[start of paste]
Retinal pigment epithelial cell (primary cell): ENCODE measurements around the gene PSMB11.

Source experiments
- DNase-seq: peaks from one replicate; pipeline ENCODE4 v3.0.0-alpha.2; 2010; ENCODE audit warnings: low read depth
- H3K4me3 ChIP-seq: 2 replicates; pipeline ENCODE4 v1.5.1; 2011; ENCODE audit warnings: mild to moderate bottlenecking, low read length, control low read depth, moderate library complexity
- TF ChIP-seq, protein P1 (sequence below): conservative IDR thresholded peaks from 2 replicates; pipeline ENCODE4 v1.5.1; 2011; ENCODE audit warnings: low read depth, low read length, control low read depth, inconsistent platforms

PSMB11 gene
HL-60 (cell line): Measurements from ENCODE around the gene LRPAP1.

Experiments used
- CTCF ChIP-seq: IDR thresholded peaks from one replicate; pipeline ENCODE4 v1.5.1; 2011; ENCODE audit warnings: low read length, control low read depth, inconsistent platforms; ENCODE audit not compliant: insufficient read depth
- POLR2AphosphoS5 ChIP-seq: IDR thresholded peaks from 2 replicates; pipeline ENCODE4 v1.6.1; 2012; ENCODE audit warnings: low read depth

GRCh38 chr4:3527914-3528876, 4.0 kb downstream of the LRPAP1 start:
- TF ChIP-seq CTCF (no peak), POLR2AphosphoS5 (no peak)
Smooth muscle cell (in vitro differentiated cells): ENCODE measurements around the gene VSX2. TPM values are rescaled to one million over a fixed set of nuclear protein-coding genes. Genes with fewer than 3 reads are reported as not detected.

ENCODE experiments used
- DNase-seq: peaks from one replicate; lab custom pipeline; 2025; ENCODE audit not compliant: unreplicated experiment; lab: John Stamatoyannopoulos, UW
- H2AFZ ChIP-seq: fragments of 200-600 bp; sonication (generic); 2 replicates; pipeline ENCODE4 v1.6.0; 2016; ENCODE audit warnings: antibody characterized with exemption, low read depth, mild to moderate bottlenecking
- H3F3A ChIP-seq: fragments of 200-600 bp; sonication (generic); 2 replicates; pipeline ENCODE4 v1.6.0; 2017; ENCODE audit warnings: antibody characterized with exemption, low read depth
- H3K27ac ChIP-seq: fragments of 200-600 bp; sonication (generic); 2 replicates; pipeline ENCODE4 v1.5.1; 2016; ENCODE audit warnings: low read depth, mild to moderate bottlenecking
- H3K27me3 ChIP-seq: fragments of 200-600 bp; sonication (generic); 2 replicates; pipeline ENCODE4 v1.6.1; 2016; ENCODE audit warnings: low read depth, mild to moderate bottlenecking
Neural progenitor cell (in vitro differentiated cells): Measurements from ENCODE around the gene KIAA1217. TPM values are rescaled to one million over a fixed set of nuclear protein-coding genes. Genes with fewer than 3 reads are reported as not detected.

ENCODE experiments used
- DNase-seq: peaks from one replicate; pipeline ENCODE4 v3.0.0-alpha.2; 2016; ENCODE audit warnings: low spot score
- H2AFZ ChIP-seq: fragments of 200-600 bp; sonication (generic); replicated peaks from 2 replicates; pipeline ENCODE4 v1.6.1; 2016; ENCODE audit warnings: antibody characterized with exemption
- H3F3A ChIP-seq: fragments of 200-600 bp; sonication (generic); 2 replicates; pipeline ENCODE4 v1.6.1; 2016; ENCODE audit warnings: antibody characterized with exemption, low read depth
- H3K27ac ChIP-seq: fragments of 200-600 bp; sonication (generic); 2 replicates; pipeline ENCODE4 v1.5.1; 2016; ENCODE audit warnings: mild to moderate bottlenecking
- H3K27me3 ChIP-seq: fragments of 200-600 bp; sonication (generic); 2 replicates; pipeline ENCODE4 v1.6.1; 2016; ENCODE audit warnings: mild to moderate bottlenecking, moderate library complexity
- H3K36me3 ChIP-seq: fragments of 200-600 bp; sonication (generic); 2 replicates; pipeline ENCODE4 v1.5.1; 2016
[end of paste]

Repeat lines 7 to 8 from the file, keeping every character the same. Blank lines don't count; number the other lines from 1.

HL-60 (cell line): Measurements from ENCODE around the gene LRPAP1.

Experiments used